A Theory of Global Capitalism

Production, Class, and State in a Transnational World

A Theory of Global Capitalism

Sure to stir controversy and debate, A Theory of Global Capitalism will be of interest to sociologists and economists alike.

Transnational Conflicts

Central America, Social Change and Globalization

Transnational Conflicts

Capitalism has disrupted the conventional pattern of revolutionary upheaval, civil wars, and pacification in Central America; William Robinson maps the shape of change in the region.

Capitalisms and Capitalism in the Twenty-First Century

Capitalisms and Capitalism in the Twenty-First Century

This interdisciplinary book examines comparative business systems, institutions, and practices by looking at current developments between firms, nations, and markets in an increasingly globalized world and in the context of the recent financial crises.

Capital and Its Discontents

Conversations with Radical Thinkers in a Time of Tumult

Capital and Its Discontents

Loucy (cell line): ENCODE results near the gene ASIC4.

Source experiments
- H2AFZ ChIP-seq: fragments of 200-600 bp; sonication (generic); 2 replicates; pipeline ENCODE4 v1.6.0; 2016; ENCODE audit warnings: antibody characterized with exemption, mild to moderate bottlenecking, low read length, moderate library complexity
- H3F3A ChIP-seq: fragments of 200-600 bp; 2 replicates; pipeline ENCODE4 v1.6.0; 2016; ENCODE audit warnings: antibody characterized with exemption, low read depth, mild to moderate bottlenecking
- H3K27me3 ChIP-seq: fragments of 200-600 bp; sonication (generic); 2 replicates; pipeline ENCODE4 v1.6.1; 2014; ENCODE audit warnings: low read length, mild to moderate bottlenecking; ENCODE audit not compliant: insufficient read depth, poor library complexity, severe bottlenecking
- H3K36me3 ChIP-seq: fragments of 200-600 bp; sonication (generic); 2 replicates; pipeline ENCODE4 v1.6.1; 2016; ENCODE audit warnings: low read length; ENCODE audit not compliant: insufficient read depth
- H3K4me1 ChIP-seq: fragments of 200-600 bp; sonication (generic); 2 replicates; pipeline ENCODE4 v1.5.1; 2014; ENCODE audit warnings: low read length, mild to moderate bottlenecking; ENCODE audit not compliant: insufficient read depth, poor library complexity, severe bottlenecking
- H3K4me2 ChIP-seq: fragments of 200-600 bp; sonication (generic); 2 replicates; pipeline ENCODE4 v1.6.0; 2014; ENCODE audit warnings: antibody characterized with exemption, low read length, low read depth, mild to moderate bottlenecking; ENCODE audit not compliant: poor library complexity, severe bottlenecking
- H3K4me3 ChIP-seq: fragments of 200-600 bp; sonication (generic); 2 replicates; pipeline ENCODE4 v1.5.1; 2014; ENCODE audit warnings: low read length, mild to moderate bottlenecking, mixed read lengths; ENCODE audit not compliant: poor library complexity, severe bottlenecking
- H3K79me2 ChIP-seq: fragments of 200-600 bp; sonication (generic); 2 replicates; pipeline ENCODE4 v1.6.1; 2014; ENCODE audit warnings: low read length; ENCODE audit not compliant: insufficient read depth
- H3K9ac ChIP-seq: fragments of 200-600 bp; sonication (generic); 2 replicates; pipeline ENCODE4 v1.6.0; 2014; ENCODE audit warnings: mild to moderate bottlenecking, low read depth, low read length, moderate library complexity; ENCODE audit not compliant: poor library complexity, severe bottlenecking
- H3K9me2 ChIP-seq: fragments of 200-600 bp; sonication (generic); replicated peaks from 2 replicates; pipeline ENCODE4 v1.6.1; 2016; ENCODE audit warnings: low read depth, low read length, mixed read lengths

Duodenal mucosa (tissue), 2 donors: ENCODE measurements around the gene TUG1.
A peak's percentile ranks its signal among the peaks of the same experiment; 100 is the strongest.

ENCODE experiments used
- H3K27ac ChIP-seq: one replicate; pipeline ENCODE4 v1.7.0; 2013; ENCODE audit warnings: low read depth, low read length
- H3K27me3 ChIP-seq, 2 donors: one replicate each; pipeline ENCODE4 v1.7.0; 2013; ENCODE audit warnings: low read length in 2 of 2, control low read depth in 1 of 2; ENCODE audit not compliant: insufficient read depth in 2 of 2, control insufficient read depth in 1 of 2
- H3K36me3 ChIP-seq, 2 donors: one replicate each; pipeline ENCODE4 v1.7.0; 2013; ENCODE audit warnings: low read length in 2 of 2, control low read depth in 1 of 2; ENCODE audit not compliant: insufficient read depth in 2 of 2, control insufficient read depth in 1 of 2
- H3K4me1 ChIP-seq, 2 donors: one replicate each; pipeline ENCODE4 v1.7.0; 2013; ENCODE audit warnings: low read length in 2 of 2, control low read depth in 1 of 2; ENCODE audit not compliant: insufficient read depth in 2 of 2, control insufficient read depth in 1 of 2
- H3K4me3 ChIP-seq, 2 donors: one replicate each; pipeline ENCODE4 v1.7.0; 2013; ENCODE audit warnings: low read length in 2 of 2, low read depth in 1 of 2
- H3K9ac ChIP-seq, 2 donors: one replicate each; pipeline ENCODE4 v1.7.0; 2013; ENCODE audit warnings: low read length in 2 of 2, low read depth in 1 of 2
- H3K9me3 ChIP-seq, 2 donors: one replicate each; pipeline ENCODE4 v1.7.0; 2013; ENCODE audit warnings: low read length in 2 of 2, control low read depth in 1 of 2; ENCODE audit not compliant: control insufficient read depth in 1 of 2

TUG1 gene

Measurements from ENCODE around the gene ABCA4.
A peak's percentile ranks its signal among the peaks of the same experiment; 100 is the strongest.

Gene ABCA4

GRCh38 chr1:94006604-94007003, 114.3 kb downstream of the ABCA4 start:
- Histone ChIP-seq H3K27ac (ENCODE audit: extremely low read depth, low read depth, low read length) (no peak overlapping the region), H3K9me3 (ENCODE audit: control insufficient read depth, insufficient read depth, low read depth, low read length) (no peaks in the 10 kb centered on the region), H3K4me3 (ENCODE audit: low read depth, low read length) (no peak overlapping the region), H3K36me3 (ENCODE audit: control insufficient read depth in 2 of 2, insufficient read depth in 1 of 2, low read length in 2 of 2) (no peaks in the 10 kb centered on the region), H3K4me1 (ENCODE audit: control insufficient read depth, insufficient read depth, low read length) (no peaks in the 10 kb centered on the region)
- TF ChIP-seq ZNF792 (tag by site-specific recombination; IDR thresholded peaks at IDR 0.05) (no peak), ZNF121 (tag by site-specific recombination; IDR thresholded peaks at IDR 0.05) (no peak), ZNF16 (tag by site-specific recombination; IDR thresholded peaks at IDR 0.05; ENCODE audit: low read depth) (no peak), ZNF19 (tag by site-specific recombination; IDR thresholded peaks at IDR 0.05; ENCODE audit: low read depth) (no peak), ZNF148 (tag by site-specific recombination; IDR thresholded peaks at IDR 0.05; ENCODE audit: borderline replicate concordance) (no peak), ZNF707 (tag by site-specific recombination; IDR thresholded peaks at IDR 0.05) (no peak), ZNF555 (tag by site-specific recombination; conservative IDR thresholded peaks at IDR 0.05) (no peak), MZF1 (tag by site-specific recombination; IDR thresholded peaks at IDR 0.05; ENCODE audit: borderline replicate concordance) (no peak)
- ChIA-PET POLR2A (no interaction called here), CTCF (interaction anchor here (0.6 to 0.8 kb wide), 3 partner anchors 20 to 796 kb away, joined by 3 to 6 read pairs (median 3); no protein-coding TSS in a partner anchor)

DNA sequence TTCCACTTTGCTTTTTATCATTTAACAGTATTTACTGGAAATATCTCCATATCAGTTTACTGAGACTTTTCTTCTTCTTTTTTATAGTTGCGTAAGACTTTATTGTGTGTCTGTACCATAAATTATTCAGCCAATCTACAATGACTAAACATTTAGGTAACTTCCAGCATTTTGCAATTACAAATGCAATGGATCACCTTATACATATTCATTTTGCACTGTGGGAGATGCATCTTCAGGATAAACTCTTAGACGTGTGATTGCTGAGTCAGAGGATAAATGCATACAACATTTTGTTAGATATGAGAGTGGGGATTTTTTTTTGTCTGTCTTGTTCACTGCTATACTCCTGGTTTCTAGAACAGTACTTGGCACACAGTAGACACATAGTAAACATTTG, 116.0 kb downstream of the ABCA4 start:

Through a series of incisive conversations with some of the most eminent thinkers and political economists of the Left - including Noam Chomsky, David Harvey, Tariq Ali, Mike Davis, Leo Panitch and Ellen Meiksins Wood - Capital and Its Discontents illuminates the dynamic contradictions undermining capitalism and the subsequent potential for its dethroning. Groundbreaking and pertinent, Capital and Its Discontents is destined to become a classic within its field.

Labor and Capital in the Age of Globalization

The Labor Process and the Changing Nature of Work in the Global Economy

Labor and Capital in the Age of Globalization

This book offers a timely analysis of work and labor processes and how they are rapidly changing under globalization. The contributors explore traditional sectors of the U.S. and world economies - from auto to steel to agriculture - as well as work under new production arrangements, such as third world export processing zones. Many chapters analyze changing dynamics of gender, nationality, and class. The contributors explain why more intensified forms of control by the state and by capital interests are emerging under globalization. Yet they also emphasize new possibilities for labor, including new forms of organizing and power sharing in a rapidly changing economy.